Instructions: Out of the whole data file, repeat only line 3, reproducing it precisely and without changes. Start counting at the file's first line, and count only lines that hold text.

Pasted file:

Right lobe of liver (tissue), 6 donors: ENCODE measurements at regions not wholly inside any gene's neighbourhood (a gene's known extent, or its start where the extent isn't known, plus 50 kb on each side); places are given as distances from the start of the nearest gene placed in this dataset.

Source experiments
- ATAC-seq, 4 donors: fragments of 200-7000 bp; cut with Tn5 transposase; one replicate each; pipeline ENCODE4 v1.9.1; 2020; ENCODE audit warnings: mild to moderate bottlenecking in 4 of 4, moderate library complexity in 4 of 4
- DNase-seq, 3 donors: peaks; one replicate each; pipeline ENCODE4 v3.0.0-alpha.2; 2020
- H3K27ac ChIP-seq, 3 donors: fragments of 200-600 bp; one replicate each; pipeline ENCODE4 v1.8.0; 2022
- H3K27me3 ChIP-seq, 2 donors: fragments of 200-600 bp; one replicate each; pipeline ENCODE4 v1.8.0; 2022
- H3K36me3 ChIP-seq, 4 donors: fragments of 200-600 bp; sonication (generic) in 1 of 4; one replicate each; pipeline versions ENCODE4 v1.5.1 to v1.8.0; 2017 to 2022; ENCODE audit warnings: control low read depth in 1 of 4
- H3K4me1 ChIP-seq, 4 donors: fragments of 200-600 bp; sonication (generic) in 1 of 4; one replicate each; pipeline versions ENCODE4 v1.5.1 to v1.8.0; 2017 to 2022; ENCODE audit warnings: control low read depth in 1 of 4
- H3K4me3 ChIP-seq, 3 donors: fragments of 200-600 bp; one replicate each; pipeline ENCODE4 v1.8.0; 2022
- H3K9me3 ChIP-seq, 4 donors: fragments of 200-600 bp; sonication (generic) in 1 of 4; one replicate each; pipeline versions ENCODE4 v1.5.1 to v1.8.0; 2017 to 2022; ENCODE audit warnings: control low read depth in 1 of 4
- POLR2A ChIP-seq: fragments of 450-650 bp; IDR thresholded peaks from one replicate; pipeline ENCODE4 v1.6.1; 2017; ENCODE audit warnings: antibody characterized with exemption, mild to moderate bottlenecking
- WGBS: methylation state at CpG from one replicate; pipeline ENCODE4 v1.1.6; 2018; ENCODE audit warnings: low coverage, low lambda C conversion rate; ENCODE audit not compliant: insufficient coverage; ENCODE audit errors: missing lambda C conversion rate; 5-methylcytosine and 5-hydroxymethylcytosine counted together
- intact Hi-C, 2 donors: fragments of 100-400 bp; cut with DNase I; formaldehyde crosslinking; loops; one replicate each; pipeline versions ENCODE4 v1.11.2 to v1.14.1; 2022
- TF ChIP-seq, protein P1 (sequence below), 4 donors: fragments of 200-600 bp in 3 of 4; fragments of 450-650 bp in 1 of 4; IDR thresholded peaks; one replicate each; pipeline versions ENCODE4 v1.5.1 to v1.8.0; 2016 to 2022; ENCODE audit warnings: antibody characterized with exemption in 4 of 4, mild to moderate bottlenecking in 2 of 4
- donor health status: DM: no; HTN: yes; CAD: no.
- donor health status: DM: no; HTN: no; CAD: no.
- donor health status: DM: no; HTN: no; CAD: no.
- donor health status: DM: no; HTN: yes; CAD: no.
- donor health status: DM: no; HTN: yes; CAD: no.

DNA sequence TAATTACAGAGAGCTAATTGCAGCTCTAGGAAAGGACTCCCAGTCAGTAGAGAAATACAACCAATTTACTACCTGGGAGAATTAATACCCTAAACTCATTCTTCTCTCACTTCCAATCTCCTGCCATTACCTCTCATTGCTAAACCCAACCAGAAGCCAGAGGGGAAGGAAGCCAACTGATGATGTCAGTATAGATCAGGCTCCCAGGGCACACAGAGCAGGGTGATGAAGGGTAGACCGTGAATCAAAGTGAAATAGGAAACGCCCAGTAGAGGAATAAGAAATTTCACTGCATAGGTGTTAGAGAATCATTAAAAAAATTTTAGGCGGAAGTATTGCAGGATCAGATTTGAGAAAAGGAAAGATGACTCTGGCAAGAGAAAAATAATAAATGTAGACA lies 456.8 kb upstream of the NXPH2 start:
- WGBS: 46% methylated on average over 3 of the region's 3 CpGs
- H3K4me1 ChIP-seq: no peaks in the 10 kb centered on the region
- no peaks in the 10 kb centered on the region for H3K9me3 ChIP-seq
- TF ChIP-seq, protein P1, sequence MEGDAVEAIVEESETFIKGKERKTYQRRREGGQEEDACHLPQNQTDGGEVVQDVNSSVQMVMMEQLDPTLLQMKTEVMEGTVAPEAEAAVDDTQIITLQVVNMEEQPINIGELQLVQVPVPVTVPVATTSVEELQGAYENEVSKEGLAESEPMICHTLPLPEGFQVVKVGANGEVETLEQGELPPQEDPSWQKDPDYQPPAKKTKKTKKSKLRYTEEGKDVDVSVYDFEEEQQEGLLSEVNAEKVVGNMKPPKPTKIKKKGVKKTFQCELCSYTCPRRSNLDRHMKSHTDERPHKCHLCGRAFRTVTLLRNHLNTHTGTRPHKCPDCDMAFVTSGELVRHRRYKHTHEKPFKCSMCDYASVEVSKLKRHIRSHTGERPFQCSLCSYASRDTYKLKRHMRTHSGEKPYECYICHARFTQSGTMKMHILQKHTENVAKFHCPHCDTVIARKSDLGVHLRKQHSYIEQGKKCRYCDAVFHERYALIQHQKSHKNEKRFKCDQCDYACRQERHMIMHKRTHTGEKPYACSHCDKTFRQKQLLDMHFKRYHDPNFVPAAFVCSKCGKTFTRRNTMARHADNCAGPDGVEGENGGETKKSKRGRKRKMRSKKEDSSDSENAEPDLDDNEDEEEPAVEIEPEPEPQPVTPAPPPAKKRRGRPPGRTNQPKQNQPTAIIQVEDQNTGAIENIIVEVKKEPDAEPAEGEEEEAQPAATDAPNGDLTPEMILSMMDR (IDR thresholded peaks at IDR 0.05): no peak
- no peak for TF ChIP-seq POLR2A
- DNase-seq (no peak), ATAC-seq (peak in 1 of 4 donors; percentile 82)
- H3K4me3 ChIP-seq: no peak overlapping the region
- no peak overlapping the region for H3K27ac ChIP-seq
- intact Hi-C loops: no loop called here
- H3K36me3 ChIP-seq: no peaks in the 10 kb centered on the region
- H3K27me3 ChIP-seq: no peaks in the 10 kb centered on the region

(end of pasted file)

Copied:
- ATAC-seq, 4 donors: fragments of 200-7000 bp; cut with Tn5 transposase; one replicate each; pipeline ENCODE4 v1.9.1; 2020; ENCODE audit warnings: mild to moderate bottlenecking in 4 of 4, moderate library complexity in 4 of 4